Providence Ranks Last in New Job Creation
Thursday, March 29, 2012
While cities like Oklahoma City, Pittsburgh, and Richmond led the United States in job growth, Providence scored the lowest of the top 50 metro areas. Oklahoma City's score was a net score of 25 which is calculated in the Gallup measure by measuring the percentage of companies hiring (37%) and deducting the percent letting people go (12%).
Pittsburgh, Richmond and the Nashville-Davidson metro area each ranked 2nd with a score of 22%.
Providence was ranked lowest with a score of 5% (27% hiring and 22% letting go). Riverside metro area in California ranked second lowest with a net score of 6%.
The results are based on Gallup Daily tracking interviews with U.S. workers conducted from January-December 2011. Gallup interviewed at least 698 respondents in each of the 50 largest metro areas in 2011, including 1,000 or more in 38 metro areas. Nationwide in 2011, an average of 31% of U.S. workers said their employer was hiring, while 18% said their employer was letting workers go, for a U.S. Job Creation Index score of +13.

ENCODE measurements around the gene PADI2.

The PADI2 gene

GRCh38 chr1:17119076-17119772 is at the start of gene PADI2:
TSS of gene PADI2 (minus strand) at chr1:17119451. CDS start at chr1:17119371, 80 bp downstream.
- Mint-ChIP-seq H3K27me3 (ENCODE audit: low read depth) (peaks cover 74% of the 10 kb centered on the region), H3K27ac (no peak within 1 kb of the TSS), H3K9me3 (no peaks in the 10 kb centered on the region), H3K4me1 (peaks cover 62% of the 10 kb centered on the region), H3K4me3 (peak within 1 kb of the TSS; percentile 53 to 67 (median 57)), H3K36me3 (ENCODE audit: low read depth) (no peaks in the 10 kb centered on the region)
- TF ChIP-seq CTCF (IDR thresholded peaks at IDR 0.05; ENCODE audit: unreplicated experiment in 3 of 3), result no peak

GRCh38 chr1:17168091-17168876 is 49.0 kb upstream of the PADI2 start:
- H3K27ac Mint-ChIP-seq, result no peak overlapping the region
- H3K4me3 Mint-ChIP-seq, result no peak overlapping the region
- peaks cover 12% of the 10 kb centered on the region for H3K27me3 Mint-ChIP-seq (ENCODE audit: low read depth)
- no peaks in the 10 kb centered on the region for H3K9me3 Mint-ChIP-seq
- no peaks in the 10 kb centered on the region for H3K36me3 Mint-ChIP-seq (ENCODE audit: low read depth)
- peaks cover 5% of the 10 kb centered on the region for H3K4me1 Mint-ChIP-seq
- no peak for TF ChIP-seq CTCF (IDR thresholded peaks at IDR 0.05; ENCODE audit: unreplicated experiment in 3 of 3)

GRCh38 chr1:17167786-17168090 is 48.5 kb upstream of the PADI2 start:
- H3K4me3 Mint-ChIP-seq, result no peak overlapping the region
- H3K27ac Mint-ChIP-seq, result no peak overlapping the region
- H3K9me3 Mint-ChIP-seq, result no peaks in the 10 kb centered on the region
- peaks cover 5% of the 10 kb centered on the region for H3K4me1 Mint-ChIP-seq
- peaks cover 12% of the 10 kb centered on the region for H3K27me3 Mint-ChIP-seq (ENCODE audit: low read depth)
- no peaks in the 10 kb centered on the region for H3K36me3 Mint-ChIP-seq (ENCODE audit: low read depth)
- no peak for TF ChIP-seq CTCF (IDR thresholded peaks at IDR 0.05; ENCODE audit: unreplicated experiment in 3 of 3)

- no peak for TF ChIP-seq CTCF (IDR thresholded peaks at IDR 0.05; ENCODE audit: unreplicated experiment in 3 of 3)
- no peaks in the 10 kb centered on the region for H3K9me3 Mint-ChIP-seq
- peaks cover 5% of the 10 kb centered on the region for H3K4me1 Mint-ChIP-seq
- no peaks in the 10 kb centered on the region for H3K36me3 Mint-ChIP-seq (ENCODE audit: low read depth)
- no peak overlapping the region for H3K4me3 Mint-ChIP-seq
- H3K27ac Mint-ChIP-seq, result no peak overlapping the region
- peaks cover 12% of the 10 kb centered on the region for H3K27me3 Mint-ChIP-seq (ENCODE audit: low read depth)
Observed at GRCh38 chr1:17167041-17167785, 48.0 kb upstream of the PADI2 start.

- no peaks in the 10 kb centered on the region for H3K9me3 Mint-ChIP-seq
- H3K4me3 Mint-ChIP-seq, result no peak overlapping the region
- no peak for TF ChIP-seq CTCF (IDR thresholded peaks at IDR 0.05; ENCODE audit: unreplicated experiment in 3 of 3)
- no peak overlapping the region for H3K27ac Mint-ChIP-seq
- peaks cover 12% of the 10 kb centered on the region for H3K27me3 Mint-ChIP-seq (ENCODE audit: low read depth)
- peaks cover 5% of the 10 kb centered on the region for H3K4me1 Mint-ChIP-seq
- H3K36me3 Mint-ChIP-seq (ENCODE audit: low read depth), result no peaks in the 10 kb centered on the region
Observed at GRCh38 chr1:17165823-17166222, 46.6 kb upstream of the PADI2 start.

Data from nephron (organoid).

According to Gallup:
Gallup's Job Creation Index tends to be a strong predictor of jobless claims at the national level, and these results at the local level may also be an indicator of future local unemployment rates. The top five large metros in Gallup's Job Creation Index for 2011 had an average unemployment rate of 7.4% in January 2012, according to not-seasonally adjusted data from the U.S. Bureau of Labor Statistics, while the bottom five large metros' unemployment rates averaged 10.7%.
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